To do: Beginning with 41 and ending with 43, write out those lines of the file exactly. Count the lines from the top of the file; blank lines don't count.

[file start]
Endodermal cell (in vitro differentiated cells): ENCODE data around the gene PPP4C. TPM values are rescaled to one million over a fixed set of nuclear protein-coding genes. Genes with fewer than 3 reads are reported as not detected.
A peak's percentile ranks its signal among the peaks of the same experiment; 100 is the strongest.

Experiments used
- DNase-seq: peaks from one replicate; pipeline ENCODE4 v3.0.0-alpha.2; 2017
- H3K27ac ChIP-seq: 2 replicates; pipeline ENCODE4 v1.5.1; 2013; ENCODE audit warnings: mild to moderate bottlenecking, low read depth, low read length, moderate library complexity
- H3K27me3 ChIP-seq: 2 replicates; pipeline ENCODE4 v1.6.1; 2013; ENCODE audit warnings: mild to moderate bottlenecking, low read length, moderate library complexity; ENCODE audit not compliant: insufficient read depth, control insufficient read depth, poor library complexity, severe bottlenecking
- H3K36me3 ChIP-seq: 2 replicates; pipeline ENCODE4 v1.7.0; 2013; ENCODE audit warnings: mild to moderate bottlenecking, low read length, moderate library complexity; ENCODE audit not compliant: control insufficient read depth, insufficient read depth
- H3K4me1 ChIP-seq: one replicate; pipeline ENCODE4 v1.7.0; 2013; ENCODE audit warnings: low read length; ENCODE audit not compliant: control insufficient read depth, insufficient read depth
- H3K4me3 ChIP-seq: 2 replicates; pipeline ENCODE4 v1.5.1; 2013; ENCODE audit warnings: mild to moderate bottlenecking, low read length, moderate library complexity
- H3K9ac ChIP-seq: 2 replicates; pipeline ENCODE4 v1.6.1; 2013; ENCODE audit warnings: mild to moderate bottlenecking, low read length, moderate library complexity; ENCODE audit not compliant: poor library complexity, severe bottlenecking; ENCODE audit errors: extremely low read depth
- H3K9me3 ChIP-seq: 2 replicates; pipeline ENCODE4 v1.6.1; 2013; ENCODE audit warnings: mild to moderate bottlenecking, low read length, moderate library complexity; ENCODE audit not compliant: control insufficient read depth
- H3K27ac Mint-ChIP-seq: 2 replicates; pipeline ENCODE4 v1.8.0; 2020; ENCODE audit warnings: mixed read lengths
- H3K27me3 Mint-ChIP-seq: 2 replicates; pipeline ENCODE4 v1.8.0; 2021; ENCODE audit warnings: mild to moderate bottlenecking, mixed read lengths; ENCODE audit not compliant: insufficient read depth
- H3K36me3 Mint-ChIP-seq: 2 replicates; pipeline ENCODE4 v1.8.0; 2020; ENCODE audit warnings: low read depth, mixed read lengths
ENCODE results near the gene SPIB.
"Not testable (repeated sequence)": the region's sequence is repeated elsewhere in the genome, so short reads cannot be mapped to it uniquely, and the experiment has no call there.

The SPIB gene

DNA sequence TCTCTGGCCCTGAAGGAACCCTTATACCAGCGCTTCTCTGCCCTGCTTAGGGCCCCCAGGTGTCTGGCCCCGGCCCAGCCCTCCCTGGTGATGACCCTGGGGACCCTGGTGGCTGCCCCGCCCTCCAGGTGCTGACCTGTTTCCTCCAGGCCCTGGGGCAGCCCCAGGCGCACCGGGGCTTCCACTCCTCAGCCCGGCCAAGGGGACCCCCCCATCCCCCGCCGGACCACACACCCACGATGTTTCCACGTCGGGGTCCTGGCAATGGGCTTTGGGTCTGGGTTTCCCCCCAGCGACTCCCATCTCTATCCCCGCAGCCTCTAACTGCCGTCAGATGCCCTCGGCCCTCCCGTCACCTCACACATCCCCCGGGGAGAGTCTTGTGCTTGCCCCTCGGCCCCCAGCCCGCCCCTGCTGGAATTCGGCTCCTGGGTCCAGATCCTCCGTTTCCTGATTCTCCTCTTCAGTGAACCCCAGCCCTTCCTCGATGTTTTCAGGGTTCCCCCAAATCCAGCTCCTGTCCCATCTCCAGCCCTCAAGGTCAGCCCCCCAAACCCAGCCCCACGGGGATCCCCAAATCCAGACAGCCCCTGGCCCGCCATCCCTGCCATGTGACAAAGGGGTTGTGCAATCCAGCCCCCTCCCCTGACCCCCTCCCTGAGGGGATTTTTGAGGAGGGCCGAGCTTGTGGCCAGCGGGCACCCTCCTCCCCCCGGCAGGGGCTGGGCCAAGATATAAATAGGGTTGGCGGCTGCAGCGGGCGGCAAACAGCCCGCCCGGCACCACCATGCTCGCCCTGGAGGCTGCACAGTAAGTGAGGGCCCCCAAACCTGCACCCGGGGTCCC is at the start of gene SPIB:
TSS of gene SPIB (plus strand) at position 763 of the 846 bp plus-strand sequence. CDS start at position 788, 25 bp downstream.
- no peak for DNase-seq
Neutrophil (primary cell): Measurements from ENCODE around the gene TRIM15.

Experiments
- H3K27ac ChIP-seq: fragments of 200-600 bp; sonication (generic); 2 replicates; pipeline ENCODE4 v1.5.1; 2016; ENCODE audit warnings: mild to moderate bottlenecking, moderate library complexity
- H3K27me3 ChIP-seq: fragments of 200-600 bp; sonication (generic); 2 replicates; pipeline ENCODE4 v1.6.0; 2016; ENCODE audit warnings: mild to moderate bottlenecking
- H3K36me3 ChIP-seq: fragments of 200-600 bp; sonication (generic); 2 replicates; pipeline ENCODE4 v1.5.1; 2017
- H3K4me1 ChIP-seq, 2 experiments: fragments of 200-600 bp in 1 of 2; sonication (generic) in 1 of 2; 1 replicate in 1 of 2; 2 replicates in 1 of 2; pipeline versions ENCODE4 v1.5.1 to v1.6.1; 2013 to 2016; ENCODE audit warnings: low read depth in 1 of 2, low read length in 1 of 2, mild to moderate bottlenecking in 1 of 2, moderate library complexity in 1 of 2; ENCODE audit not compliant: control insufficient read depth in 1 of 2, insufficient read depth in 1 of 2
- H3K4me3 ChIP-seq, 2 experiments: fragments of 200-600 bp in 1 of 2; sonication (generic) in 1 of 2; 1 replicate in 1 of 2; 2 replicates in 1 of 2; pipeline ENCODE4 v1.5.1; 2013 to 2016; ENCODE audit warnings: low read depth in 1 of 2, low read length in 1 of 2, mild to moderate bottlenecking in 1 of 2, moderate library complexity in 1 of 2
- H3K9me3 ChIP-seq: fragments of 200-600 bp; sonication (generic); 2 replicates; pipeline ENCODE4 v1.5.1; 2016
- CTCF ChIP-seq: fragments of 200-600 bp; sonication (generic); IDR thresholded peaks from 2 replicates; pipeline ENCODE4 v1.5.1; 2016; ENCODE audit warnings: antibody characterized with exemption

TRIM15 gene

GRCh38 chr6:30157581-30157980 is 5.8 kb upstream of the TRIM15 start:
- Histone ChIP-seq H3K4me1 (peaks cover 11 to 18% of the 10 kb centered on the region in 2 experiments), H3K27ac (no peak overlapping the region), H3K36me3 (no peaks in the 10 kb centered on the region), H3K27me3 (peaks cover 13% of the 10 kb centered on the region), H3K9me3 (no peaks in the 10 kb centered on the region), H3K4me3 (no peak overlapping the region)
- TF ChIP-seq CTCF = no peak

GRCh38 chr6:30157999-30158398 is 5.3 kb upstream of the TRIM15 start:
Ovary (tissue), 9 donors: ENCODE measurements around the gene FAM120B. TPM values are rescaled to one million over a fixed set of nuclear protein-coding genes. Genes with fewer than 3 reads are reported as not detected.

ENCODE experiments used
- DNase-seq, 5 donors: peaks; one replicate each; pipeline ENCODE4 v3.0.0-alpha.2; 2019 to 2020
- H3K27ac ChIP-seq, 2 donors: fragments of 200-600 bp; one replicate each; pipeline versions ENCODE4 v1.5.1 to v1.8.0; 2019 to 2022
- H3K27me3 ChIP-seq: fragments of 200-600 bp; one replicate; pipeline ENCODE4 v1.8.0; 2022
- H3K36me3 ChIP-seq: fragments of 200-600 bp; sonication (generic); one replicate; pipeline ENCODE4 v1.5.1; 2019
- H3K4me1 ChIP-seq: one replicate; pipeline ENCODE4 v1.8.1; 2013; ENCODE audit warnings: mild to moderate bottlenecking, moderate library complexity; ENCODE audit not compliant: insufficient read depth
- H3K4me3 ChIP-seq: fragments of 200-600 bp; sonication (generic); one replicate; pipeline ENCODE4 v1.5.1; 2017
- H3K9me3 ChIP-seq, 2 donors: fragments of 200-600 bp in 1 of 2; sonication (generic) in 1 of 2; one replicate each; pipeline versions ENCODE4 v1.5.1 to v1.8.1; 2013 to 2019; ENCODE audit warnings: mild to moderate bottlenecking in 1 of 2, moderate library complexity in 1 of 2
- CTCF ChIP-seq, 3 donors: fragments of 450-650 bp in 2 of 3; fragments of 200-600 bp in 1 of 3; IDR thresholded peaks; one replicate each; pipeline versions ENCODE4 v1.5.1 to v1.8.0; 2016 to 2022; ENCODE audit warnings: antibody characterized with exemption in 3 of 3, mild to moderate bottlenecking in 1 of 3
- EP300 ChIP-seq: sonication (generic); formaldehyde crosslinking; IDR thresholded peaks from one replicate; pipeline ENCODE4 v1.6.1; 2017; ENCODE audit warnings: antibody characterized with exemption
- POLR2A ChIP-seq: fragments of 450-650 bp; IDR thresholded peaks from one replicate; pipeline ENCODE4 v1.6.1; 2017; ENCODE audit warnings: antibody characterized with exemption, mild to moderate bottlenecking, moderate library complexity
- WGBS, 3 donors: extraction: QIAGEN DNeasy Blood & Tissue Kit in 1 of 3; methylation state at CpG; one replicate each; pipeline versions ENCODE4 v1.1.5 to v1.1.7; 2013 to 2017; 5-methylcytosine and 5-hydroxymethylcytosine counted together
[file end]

- H3K4me1 ChIP-seq: one replicate; pipeline ENCODE4 v1.8.1; 2013; ENCODE audit warnings: mild to moderate bottlenecking, moderate library complexity; ENCODE audit not compliant: insufficient read depth
- H3K4me3 ChIP-seq: fragments of 200-600 bp; sonication (generic); one replicate; pipeline ENCODE4 v1.5.1; 2017
- H3K9me3 ChIP-seq, 2 donors: fragments of 200-600 bp in 1 of 2; sonication (generic) in 1 of 2; one replicate each; pipeline versions ENCODE4 v1.5.1 to v1.8.1; 2013 to 2019; ENCODE audit warnings: mild to moderate bottlenecking in 1 of 2, moderate library complexity in 1 of 2